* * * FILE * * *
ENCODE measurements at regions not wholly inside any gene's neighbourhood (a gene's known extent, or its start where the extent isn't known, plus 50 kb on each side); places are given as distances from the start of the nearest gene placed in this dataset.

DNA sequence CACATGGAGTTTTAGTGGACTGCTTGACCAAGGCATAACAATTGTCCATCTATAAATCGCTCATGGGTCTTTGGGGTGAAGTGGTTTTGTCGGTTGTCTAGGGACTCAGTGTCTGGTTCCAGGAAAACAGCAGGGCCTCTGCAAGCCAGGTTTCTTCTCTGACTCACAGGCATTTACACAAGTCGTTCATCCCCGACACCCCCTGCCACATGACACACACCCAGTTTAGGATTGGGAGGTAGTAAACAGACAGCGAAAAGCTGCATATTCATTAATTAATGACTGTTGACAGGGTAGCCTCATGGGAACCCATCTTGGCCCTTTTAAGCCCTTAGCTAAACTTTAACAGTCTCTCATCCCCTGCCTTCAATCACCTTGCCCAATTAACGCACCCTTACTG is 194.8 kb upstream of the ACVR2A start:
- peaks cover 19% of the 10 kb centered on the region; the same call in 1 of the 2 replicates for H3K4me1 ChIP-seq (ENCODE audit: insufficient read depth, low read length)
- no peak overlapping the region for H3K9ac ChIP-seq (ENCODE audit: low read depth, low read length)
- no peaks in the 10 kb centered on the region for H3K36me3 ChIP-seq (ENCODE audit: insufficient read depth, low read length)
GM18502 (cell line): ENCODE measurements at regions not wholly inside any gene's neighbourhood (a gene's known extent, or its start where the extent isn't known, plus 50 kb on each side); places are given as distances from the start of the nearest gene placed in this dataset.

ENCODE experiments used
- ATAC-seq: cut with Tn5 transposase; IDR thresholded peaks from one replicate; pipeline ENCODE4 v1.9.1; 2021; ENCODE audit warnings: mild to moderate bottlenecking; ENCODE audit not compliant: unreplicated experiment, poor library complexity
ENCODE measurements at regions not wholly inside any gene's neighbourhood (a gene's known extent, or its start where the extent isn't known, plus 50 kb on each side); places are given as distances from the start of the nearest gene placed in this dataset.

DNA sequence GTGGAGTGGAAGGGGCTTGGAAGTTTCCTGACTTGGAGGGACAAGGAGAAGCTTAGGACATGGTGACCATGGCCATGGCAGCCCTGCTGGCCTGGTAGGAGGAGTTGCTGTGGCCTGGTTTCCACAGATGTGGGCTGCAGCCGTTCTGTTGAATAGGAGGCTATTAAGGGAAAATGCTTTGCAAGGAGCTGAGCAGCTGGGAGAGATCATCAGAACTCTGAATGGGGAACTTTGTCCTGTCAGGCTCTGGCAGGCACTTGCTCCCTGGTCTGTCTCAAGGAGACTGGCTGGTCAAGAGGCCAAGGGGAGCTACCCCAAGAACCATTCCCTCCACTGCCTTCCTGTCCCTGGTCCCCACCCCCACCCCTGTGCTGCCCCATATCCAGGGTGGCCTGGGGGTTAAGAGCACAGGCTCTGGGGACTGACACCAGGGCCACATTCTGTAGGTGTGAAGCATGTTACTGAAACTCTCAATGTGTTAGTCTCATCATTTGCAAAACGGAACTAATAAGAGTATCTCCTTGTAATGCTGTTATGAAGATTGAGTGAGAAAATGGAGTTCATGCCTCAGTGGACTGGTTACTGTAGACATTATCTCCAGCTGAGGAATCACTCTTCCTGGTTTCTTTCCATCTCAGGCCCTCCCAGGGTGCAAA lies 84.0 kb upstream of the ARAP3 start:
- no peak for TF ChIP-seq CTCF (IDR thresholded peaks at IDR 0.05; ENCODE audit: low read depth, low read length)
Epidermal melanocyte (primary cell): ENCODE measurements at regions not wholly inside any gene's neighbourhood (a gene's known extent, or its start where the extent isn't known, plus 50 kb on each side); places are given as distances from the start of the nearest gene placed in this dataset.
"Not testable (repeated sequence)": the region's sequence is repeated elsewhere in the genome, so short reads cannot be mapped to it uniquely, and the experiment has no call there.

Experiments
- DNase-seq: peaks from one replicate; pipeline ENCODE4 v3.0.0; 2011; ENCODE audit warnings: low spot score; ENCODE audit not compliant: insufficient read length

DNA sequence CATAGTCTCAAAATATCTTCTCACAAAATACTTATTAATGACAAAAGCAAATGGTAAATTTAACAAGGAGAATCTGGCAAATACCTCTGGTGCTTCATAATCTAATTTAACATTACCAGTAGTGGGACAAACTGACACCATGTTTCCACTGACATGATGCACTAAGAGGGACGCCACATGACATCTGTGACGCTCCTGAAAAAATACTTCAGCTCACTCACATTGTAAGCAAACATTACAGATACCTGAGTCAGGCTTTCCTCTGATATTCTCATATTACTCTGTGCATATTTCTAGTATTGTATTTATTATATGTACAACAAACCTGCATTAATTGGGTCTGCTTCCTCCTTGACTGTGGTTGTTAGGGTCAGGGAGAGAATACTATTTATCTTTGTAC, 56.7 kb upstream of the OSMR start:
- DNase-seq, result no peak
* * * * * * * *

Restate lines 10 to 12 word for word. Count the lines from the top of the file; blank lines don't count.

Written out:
DNA sequence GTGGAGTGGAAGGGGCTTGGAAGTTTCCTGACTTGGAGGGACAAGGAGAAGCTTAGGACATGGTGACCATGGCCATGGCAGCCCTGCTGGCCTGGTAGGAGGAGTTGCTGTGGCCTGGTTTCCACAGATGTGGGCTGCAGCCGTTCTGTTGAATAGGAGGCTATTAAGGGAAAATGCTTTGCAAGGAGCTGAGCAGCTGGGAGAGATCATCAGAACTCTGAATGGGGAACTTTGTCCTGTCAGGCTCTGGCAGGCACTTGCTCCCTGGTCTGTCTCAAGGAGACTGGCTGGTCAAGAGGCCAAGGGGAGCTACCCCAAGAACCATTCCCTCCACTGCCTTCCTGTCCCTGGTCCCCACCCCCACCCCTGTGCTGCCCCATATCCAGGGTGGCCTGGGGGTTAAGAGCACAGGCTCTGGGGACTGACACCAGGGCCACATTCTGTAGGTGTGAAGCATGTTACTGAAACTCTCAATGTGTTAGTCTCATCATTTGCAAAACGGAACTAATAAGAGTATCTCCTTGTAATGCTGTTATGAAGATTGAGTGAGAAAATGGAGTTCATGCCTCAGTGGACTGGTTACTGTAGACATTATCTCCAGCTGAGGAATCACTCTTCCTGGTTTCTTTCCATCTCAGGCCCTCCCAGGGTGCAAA lies 84.0 kb upstream of the ARAP3 start:
- no peak for TF ChIP-seq CTCF (IDR thresholded peaks at IDR 0.05; ENCODE audit: low read depth, low read length)
Epidermal melanocyte (primary cell): ENCODE measurements at regions not wholly inside any gene's neighbourhood (a gene's known extent, or its start where the extent isn't known, plus 50 kb on each side); places are given as distances from the start of the nearest gene placed in this dataset.